Coffee Day’s ‘Culture Shots’ Pair Coffee with NYC
Design firm celebrates New York coffee drinkers on international holiday
September 29 is International Coffee Day–as if you needed a designated holiday to celebrate.
To give you some holiday back “grounds” (pun intended): Coffee Day was first celebrated in Japan in 1983, as a promotion by The All Japan Coffee Association (全日本コーヒー協会). The celebration has since morphed into an international celebration, observed every September 29 by no less than twelve countries, including Sweden (all enjoying fika), South Africa, and the United States.
Coffee drinking in the United States has morphed from a nineteenth-century luxury to an everyday, routine convention. Harvard and the National Coffee Association report that 54% of the national population over age 18 drink coffee every day, and on average, U.S. coffee drinkers consume three 9 oz. cups of coffee daily. In the United States alone, coffee is at least a $40 billion industry.
Coffee first arrived in the United States in the 1600s on merchant ships arriving into the port of New Amsterdam. Later renamed by the British, New York has sustained its long-term relationship with the caffeinated drink.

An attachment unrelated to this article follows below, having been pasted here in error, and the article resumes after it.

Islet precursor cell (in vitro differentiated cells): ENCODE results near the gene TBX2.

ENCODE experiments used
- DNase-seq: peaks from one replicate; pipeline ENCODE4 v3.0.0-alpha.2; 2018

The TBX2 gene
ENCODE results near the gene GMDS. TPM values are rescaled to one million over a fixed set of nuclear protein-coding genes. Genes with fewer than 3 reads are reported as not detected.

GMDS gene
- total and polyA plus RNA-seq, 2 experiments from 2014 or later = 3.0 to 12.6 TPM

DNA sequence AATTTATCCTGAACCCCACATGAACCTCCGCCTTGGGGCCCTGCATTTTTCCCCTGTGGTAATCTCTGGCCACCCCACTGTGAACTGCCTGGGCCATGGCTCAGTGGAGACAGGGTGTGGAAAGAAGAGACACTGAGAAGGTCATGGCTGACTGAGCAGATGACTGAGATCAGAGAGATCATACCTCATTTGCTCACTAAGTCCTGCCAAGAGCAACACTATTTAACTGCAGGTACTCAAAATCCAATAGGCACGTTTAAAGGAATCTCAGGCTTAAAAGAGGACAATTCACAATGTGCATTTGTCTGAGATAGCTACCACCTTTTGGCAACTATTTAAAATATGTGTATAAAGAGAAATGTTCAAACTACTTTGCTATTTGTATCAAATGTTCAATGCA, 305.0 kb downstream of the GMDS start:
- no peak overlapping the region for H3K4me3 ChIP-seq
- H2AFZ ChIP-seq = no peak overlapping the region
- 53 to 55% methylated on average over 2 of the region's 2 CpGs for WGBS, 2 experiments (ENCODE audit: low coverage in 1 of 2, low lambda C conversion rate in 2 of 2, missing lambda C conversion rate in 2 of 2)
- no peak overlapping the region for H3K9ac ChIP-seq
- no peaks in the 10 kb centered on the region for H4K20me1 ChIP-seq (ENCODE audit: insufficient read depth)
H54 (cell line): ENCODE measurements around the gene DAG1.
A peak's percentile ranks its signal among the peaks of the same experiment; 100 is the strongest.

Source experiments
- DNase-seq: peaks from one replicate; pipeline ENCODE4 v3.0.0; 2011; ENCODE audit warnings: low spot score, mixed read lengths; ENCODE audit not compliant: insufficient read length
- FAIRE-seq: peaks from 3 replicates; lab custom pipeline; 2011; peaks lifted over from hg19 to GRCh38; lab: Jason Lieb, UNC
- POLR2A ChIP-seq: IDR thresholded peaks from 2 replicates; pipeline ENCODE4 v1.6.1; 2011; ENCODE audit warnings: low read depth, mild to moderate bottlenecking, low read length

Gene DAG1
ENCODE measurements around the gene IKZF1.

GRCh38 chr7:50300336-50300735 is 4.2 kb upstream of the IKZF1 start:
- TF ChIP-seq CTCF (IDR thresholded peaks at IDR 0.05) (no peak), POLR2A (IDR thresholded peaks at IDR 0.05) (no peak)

Though the intertwined history of coffee and New York may do little to affect the city’s consumption today—New York continues to consume copious amounts of caffeine this afternoon, holiday or not—Coffee Day presented brand firm The Partners’ New York office with an interesting set of internal questions: How exactly are coffee culture and New York culture interrelated? If New York runs on coffee, can coffee celebrate New York?
As The Partners observed, most New Yorkers live life at a pace that makes it difficult to acknowledge the things occurring around them. However, New Yorkers don’t miss out on their coffee. Put New York’s cultural events on coffee, they reason, and perhaps New Yorkers will take notice.
Thus the firm (which has additional offices in London and Singapore and works with clients Coca-Cola, Equinox, and Carnegie Hall) designed Culture Shots, a collection of printed NYC cultural information on coffee accessories.
The Partners distilled twenty-eight of New York’s cultural highlights and hotspots into verbal “shots” (witty one-liners) that are printed on espresso cups, coffee sleeves and napkins.
The shots are clever, ambiguous, and, at times, provocative. One shot “Shiny Porn, Rubber Dogs, and Michael Jackson” refers the Koons exhibit at The Whitney; another, “Even God laughed,” links to tickets for the Book of Mormon. The number of NYC shots (28) correlates to the number of seconds it takes pull the perfect espresso.
Images: The Partners